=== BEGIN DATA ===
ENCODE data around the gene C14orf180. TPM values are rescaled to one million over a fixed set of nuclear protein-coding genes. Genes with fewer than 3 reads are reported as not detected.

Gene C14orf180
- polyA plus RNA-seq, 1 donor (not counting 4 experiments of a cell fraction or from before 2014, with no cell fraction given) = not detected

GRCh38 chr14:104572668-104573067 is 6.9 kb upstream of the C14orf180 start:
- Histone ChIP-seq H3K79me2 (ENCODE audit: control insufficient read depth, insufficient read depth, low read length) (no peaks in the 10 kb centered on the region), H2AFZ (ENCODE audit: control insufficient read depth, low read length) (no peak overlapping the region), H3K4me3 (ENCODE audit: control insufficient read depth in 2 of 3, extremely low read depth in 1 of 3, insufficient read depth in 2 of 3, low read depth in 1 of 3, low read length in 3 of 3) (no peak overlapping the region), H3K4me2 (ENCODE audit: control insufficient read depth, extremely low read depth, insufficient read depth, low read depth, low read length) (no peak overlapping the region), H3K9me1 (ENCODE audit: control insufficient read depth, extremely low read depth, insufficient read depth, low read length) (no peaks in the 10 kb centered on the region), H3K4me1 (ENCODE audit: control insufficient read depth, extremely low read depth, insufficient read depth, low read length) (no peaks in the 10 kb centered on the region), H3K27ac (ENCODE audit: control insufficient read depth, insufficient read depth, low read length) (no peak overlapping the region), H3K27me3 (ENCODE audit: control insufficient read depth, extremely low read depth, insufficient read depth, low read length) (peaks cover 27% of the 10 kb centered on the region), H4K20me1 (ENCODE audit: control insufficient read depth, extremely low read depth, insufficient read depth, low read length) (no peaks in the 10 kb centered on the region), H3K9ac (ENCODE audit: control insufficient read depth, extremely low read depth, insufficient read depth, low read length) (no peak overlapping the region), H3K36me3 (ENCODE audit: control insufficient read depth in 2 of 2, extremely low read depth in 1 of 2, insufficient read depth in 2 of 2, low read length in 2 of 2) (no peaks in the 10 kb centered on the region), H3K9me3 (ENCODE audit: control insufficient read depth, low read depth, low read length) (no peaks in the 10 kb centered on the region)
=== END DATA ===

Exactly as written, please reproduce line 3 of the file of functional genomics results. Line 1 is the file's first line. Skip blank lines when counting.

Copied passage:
- polyA plus RNA-seq, 1 donor (not counting 4 experiments of a cell fraction or from before 2014, with no cell fraction given) = not detected